why is minnesota so liberal

Why is Minnesota So Liberal? Exploring the North Star State’s Progressive Roots

Minnesota’s politics have long marched to a more progressive beat compared to its Midwestern neighbors. While states like North and South Dakota, and Iowa were painted Republican red in the 2020 presidential election.

But Minnesota stuck with its pattern of backing Democratic candidates. Even so much as to get a trifecta controlling both the house, senate and governor’s office.

The state hasn’t supported a Republican presidential candidate since Richard Nixon in 1972. So what makes Minnesota such an outlier in the heartland? Let’s take a closer look.

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Historical Roots and Cultural Influences

Minnesota’s liberal political tradition has deep roots tracing back to the state’s settlement by European immigrants in the 19th century. As Steven Schier, a retired political science professor from Carleton College, explains:

“Minnesota was settled largely by churchgoing Scandinavians and Germans, who were ‘moralistic and public regarding,’ and tended to agree with the notion that government had a role to play when it’s in the best interest of everyone.”

This civic-minded, progressive ethos took hold and has persisted through high voter turnout rates that have frequently benefited left-leaning candidates over the years.

The creation of the Minnesota Democratic-Farmer-Labor Party (DFL) in 1944 further solidified liberal forces by uniting the Democratic Party with the more radical Farmer-Labor Party at that time.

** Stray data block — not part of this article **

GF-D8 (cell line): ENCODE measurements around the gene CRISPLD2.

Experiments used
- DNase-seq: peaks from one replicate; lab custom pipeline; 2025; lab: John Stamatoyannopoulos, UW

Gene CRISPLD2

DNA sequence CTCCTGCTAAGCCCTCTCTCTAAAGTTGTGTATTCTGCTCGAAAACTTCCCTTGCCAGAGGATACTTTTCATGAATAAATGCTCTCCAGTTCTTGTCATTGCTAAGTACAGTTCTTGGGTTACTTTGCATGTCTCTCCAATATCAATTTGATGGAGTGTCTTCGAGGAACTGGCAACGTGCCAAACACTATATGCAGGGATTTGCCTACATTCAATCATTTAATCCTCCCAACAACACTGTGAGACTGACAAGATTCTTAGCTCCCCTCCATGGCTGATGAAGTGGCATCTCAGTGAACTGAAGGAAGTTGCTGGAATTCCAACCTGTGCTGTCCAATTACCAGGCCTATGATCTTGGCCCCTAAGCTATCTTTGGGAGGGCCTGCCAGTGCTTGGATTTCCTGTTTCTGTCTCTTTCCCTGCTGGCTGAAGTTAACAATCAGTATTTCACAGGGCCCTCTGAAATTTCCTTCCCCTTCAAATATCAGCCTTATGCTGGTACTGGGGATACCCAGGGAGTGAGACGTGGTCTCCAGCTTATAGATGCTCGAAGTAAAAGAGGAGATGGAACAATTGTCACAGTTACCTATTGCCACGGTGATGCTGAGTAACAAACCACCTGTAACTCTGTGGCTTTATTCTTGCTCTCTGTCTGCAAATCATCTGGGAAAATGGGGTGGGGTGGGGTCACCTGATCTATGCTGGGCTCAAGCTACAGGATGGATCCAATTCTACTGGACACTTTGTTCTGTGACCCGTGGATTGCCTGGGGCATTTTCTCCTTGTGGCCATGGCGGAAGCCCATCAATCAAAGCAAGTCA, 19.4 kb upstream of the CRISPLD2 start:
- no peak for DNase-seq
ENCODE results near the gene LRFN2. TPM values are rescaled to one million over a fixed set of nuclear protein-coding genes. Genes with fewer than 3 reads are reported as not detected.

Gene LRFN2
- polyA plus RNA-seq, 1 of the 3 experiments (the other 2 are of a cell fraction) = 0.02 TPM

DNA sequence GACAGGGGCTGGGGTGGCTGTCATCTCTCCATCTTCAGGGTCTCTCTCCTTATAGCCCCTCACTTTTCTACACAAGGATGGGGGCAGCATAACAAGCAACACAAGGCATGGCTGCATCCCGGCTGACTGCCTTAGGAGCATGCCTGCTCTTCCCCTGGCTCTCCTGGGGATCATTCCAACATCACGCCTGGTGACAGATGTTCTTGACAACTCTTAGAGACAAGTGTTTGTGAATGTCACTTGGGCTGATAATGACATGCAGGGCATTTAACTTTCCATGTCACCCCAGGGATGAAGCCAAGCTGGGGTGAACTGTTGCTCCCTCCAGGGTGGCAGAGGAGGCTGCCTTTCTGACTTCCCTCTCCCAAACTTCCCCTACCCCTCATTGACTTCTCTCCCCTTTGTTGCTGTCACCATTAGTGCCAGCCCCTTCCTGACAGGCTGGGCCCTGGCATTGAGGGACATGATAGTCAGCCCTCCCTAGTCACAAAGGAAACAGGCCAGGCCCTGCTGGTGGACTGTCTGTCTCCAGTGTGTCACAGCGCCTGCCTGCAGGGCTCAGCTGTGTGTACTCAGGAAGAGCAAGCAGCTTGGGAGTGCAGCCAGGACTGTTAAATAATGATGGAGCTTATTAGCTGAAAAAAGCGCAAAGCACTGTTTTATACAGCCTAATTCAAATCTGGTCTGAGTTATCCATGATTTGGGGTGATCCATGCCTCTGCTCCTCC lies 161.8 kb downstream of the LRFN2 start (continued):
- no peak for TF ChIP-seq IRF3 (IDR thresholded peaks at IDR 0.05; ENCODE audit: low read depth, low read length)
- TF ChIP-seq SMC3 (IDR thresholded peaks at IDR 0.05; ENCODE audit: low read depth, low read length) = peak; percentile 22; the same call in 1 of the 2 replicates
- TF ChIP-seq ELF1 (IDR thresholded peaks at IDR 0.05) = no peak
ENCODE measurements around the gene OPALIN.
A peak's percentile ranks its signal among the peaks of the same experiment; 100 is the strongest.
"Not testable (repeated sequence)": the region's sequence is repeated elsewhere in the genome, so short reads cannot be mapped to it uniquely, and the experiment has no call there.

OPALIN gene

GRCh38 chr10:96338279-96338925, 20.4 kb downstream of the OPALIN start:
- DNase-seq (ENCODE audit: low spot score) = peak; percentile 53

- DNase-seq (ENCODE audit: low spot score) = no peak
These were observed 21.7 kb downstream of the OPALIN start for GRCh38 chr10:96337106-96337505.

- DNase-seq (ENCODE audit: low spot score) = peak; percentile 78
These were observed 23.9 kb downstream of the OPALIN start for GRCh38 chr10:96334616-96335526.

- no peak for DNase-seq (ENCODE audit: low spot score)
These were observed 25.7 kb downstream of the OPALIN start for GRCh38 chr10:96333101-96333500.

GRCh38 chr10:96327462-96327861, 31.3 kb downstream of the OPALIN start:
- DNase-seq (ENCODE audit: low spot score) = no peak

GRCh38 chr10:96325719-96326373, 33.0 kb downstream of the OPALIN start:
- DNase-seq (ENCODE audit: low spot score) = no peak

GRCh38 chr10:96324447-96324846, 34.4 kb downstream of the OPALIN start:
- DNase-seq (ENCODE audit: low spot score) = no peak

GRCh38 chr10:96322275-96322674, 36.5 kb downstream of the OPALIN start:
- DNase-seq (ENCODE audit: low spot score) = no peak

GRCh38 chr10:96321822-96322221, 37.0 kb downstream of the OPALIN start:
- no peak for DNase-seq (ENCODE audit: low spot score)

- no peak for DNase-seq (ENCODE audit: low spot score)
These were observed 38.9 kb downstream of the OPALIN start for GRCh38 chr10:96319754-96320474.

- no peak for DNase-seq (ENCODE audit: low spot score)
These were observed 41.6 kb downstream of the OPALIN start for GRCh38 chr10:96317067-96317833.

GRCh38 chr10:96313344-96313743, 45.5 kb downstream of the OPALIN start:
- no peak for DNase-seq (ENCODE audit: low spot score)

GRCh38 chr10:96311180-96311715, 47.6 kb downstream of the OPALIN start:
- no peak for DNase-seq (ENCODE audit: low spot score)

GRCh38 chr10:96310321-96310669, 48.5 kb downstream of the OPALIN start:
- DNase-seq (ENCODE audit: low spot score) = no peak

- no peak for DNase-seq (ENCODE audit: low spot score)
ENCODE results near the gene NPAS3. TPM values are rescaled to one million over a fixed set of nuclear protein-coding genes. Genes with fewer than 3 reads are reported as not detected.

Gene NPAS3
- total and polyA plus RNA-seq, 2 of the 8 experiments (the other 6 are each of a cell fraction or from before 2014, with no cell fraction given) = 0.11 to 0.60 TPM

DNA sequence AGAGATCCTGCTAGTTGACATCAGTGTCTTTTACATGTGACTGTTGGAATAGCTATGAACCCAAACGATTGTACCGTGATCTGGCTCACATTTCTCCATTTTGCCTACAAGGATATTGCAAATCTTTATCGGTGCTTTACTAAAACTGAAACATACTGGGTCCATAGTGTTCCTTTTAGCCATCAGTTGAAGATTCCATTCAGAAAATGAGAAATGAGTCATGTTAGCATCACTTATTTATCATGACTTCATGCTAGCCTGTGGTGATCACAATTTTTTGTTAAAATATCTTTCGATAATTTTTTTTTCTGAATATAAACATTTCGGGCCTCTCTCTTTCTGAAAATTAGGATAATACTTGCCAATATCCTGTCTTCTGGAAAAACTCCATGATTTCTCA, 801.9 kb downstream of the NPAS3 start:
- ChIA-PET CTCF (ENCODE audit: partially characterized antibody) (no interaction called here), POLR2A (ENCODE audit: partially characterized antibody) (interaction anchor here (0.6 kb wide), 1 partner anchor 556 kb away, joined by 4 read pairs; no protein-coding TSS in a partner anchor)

Rise of the Minnesota DFL

The DFL brought together diverse coalitions including the labor movement, farmers, academics, feminists, and veterans under one progressive banner. Influential leaders like Hubert Humphrey and Orville Freeman were instrumental in building and expanding the DFL’s statewide base starting in the 1940s and 1950s.

As Iric Nathanson, a Twin Cities columnist, describes it: “You had the partnership of the charismatic ideologue [Humphrey] and this organizational genius [Freeman], and that really gave the DFL a good institutional foundation.”

Demographic Shifts Favor Democrats

While Minnesota’s liberal roots run deep, demographic changes in recent decades have also benefited the Democratic-Farmer-Labor Party.

The Republican Party has become “more uniformly conservative and rural in its base,” notes Schier. This has opened opportunities for Democrats to gain support in the Twin Cities metro area and inner-ring suburbs which hold an increasing share of the state’s population.

In contrast to more rural conservative shifts, urban and suburban areas have trended progressive – allowing the DFL to build a stronghold in the Minneapolis-St. Paul region and making it an outlier compared to the redder rural Midwestern landscape.

A Progressive Force to be Reckoned With

So there you have it – a mix of cultural heritage, savvy coalition-building, and demographic shifts have contributed to Minnesota’s status as a progressive island in a predominantly red-leaning region.

While surrounding states have moved rightward, the North Star State seems poised to maintain its liberal leanings for the foreseeable future.

Whether you find Minnesota’s political outlier status admirable or concerning, one thing is clear: This state’s progressive forces have established a durable foothold that makes them a formidable power to be reckoned with in Midwestern politics.

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